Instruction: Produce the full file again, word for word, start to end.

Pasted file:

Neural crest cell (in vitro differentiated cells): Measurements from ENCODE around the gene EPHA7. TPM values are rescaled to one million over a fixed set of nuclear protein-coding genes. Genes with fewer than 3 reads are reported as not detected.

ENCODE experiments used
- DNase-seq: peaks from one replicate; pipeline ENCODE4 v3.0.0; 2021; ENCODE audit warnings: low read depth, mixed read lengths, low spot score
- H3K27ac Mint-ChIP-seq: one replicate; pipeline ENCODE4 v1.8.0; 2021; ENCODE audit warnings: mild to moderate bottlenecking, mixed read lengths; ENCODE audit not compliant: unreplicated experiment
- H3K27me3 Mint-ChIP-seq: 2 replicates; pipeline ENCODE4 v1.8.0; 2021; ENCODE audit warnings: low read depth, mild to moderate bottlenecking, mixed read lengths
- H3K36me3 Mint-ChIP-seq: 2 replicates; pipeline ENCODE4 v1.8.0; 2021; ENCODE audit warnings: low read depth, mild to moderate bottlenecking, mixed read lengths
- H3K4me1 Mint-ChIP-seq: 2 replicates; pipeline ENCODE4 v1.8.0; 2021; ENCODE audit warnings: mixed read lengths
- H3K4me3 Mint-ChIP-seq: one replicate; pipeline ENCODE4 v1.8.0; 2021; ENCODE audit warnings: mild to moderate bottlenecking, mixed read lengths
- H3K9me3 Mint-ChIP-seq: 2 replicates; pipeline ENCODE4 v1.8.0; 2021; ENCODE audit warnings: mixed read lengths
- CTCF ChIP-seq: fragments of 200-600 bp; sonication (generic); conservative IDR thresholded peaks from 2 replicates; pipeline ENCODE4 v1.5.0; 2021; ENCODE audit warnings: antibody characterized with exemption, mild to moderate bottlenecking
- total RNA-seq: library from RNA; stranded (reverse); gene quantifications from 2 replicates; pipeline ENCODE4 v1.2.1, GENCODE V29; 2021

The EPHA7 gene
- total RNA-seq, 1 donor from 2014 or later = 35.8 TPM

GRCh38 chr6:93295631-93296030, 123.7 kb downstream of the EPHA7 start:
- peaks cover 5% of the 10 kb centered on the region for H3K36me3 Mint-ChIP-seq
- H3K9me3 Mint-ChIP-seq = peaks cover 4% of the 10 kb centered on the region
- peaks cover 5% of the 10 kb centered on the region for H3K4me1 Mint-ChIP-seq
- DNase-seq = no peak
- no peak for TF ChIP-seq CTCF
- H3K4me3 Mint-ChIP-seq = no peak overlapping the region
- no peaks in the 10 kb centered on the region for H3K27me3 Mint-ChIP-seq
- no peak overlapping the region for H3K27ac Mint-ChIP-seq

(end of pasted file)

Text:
Neural crest cell (in vitro differentiated cells): Measurements from ENCODE around the gene EPHA7. TPM values are rescaled to one million over a fixed set of nuclear protein-coding genes. Genes with fewer than 3 reads are reported as not detected.

ENCODE experiments used
- DNase-seq: peaks from one replicate; pipeline ENCODE4 v3.0.0; 2021; ENCODE audit warnings: low read depth, mixed read lengths, low spot score
- H3K27ac Mint-ChIP-seq: one replicate; pipeline ENCODE4 v1.8.0; 2021; ENCODE audit warnings: mild to moderate bottlenecking, mixed read lengths; ENCODE audit not compliant: unreplicated experiment
- H3K27me3 Mint-ChIP-seq: 2 replicates; pipeline ENCODE4 v1.8.0; 2021; ENCODE audit warnings: low read depth, mild to moderate bottlenecking, mixed read lengths
- H3K36me3 Mint-ChIP-seq: 2 replicates; pipeline ENCODE4 v1.8.0; 2021; ENCODE audit warnings: low read depth, mild to moderate bottlenecking, mixed read lengths
- H3K4me1 Mint-ChIP-seq: 2 replicates; pipeline ENCODE4 v1.8.0; 2021; ENCODE audit warnings: mixed read lengths
- H3K4me3 Mint-ChIP-seq: one replicate; pipeline ENCODE4 v1.8.0; 2021; ENCODE audit warnings: mild to moderate bottlenecking, mixed read lengths
- H3K9me3 Mint-ChIP-seq: 2 replicates; pipeline ENCODE4 v1.8.0; 2021; ENCODE audit warnings: mixed read lengths
- CTCF ChIP-seq: fragments of 200-600 bp; sonication (generic); conservative IDR thresholded peaks from 2 replicates; pipeline ENCODE4 v1.5.0; 2021; ENCODE audit warnings: antibody characterized with exemption, mild to moderate bottlenecking
- total RNA-seq: library from RNA; stranded (reverse); gene quantifications from 2 replicates; pipeline ENCODE4 v1.2.1, GENCODE V29; 2021

The EPHA7 gene
- total RNA-seq, 1 donor from 2014 or later = 35.8 TPM

GRCh38 chr6:93295631-93296030, 123.7 kb downstream of the EPHA7 start:
- peaks cover 5% of the 10 kb centered on the region for H3K36me3 Mint-ChIP-seq
- H3K9me3 Mint-ChIP-seq = peaks cover 4% of the 10 kb centered on the region
- peaks cover 5% of the 10 kb centered on the region for H3K4me1 Mint-ChIP-seq
- DNase-seq = no peak
- no peak for TF ChIP-seq CTCF
- H3K4me3 Mint-ChIP-seq = no peak overlapping the region
- no peaks in the 10 kb centered on the region for H3K27me3 Mint-ChIP-seq
- no peak overlapping the region for H3K27ac Mint-ChIP-seq